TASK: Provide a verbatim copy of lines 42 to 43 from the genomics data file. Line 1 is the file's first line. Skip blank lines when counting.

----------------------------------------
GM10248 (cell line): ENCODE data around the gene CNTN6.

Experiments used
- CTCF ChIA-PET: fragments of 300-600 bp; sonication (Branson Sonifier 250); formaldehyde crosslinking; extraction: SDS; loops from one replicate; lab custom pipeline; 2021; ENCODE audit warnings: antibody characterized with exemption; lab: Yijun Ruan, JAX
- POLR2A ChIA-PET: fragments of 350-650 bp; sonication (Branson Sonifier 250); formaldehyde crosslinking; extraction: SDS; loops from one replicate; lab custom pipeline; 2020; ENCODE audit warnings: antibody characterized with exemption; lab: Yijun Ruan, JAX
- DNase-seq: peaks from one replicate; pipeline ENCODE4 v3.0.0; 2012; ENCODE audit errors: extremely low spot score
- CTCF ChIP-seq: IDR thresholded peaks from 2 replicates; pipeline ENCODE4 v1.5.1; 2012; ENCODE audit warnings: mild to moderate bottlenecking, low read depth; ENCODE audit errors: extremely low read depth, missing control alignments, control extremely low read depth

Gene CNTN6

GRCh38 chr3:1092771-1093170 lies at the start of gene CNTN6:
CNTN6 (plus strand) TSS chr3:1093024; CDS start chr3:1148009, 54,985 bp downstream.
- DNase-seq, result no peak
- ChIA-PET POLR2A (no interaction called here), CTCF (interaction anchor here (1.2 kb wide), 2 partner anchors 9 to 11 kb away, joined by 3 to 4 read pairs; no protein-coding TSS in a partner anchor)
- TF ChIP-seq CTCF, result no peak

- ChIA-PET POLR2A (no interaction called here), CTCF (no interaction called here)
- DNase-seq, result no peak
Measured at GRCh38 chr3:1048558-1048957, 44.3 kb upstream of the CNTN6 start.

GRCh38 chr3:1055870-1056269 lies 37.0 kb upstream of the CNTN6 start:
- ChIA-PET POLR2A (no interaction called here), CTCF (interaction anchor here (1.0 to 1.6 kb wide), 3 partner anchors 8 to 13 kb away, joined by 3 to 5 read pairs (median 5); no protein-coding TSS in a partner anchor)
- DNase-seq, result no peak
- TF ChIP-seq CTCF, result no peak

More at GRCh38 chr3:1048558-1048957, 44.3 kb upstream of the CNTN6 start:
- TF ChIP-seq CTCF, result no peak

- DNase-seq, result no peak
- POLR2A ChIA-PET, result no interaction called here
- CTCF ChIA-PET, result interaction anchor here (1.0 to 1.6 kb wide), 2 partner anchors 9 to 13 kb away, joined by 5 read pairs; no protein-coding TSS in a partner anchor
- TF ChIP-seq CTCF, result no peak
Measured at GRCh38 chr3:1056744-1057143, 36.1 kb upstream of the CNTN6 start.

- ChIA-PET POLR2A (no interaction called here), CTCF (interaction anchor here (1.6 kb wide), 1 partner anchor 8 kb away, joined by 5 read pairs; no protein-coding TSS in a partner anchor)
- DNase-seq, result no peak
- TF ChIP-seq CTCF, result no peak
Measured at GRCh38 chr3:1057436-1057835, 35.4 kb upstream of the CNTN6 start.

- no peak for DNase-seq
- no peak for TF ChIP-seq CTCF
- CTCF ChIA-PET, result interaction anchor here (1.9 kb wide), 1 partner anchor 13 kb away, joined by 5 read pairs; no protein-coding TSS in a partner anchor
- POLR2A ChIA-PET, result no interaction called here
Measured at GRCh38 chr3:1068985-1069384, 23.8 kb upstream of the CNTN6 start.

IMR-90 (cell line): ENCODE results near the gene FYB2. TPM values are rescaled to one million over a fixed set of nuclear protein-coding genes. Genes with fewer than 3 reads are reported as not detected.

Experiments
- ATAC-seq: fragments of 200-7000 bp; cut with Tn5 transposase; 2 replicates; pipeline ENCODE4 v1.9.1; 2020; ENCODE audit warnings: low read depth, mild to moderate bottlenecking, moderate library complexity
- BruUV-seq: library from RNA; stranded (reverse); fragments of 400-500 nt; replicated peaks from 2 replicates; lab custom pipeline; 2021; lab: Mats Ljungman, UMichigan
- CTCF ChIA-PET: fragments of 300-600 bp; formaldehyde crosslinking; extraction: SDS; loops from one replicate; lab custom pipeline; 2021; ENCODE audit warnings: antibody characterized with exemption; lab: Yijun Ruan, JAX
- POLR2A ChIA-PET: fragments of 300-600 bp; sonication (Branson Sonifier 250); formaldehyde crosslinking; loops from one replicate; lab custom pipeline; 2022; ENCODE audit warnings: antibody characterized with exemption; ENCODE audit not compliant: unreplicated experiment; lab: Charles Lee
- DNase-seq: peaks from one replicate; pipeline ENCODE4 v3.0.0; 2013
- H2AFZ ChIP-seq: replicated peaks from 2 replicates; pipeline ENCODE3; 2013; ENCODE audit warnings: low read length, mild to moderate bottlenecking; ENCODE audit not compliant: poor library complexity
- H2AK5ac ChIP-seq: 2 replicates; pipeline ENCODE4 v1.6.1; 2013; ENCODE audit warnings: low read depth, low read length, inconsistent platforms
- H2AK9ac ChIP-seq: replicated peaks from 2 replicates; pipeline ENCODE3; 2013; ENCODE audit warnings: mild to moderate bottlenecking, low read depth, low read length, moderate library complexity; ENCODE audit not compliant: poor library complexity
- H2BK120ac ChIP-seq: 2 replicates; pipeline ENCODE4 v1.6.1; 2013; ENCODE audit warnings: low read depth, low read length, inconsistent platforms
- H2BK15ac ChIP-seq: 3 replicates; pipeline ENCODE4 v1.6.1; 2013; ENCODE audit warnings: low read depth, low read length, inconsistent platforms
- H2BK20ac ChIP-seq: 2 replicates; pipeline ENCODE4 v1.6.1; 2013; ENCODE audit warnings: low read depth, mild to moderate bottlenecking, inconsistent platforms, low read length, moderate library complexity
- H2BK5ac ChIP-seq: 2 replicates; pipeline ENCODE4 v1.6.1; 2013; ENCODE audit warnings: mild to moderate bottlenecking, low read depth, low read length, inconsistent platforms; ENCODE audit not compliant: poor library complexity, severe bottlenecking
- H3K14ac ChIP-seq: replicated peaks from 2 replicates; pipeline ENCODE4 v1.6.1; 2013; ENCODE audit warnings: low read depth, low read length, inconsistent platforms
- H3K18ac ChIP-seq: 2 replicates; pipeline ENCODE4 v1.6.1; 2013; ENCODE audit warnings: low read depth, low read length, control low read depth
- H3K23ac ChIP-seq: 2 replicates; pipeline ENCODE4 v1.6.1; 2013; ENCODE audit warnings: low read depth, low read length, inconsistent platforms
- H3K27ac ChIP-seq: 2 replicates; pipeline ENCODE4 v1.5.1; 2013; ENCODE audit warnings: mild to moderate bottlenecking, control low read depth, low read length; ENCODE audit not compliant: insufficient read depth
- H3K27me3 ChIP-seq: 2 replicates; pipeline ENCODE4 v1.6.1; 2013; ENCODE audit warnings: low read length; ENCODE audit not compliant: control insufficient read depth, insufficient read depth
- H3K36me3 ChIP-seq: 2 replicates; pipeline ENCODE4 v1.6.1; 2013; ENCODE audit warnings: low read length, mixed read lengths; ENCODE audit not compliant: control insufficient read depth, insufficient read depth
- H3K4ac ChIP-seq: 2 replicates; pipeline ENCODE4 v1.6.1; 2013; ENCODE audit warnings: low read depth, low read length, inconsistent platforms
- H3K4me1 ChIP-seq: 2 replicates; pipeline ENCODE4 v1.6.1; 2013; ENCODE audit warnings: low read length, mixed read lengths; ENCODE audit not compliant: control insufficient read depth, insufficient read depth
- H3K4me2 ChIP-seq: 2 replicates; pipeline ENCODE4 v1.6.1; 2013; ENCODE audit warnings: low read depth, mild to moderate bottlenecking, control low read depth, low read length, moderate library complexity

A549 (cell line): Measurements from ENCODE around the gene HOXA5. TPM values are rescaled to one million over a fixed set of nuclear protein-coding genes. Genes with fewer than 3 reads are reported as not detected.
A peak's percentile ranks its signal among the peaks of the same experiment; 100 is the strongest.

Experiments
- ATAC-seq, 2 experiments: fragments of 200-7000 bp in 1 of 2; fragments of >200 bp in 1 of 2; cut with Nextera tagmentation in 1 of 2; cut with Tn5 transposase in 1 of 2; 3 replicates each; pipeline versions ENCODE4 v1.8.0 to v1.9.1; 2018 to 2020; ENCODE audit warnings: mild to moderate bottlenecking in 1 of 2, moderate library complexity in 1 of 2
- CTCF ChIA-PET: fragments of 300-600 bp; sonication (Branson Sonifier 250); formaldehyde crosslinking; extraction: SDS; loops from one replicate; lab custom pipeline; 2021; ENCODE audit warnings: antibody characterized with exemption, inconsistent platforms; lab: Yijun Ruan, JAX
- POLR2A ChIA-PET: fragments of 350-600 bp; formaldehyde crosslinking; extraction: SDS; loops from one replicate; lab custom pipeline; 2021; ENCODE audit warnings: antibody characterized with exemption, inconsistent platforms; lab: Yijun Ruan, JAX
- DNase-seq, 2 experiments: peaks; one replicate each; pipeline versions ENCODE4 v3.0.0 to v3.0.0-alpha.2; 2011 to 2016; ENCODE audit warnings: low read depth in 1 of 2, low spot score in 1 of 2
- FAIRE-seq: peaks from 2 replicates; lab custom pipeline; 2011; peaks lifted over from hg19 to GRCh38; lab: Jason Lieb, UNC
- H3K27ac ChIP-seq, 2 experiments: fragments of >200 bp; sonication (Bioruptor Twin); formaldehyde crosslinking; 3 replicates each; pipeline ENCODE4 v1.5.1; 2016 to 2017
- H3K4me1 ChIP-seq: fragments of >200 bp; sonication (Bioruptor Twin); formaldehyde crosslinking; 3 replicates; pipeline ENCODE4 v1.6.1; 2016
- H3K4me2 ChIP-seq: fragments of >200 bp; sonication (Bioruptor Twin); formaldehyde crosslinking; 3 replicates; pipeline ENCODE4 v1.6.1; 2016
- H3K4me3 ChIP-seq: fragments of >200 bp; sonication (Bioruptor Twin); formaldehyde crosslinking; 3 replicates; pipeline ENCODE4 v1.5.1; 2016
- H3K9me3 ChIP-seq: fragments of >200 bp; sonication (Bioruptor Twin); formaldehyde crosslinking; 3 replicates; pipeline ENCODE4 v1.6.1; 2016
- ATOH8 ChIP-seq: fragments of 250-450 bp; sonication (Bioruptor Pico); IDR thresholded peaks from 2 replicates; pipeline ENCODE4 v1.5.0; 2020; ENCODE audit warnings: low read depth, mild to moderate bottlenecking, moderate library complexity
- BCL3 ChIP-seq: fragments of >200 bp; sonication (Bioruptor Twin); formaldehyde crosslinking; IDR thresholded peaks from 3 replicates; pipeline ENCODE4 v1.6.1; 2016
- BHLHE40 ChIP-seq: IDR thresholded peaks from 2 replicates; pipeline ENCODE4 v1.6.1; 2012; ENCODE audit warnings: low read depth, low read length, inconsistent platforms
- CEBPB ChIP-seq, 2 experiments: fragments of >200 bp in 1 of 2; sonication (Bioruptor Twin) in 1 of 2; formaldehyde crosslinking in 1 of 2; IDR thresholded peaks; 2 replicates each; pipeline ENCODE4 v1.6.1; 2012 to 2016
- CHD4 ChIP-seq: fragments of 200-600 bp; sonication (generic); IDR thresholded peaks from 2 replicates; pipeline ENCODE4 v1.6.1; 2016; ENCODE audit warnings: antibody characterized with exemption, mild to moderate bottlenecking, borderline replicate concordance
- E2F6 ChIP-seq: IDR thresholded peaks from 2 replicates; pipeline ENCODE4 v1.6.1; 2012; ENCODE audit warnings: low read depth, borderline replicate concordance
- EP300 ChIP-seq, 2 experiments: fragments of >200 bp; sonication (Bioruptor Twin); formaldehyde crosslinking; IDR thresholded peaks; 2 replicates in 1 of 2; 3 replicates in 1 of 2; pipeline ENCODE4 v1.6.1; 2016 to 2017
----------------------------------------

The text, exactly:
- DNase-seq: peaks from one replicate; pipeline ENCODE4 v3.0.0; 2013
- H2AFZ ChIP-seq: replicated peaks from 2 replicates; pipeline ENCODE3; 2013; ENCODE audit warnings: low read length, mild to moderate bottlenecking; ENCODE audit not compliant: poor library complexity